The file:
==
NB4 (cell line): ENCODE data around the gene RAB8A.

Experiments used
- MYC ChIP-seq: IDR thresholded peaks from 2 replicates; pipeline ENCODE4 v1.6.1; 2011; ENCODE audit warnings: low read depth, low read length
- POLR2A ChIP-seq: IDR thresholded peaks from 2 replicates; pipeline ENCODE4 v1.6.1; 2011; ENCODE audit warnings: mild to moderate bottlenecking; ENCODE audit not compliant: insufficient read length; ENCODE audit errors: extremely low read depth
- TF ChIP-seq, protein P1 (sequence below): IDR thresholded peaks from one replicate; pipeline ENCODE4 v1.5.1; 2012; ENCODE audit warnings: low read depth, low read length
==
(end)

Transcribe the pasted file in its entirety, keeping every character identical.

NB4 (cell line): ENCODE data around the gene RAB8A.

Experiments used
- MYC ChIP-seq: IDR thresholded peaks from 2 replicates; pipeline ENCODE4 v1.6.1; 2011; ENCODE audit warnings: low read depth, low read length
- POLR2A ChIP-seq: IDR thresholded peaks from 2 replicates; pipeline ENCODE4 v1.6.1; 2011; ENCODE audit warnings: mild to moderate bottlenecking; ENCODE audit not compliant: insufficient read length; ENCODE audit errors: extremely low read depth
- TF ChIP-seq, protein P1 (sequence below): IDR thresholded peaks from one replicate; pipeline ENCODE4 v1.5.1; 2012; ENCODE audit warnings: low read depth, low read length